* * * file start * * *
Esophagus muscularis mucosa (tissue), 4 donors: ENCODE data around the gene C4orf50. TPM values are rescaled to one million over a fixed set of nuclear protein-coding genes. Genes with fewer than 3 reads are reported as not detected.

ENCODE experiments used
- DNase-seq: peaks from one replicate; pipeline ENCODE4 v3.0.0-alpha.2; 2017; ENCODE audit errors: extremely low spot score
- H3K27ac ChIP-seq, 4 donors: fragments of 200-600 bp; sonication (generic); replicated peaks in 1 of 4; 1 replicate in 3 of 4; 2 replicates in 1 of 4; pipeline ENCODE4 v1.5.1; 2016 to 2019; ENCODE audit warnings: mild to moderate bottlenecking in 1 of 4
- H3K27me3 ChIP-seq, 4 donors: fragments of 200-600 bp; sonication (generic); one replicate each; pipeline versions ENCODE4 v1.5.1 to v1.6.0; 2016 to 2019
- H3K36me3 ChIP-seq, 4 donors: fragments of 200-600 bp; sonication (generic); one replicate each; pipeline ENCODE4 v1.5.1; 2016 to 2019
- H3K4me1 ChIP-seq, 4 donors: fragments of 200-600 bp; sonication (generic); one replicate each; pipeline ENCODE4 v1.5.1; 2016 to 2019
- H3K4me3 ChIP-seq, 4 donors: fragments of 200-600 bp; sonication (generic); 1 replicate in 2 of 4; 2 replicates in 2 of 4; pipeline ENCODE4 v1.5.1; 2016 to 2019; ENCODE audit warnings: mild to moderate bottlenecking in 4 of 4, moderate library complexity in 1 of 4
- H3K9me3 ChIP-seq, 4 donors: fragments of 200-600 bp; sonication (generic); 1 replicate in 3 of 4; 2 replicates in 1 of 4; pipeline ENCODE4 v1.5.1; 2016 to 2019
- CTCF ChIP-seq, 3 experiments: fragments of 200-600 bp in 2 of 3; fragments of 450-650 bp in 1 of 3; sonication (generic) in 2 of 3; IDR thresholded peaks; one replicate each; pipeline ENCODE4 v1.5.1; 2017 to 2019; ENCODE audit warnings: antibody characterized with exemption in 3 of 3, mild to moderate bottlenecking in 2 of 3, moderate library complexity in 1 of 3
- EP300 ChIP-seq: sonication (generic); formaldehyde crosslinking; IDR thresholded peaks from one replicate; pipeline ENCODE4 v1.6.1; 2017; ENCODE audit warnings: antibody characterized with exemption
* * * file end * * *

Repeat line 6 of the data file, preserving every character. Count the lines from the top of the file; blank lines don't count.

- H3K36me3 ChIP-seq, 4 donors: fragments of 200-600 bp; sonication (generic); one replicate each; pipeline ENCODE4 v1.5.1; 2016 to 2019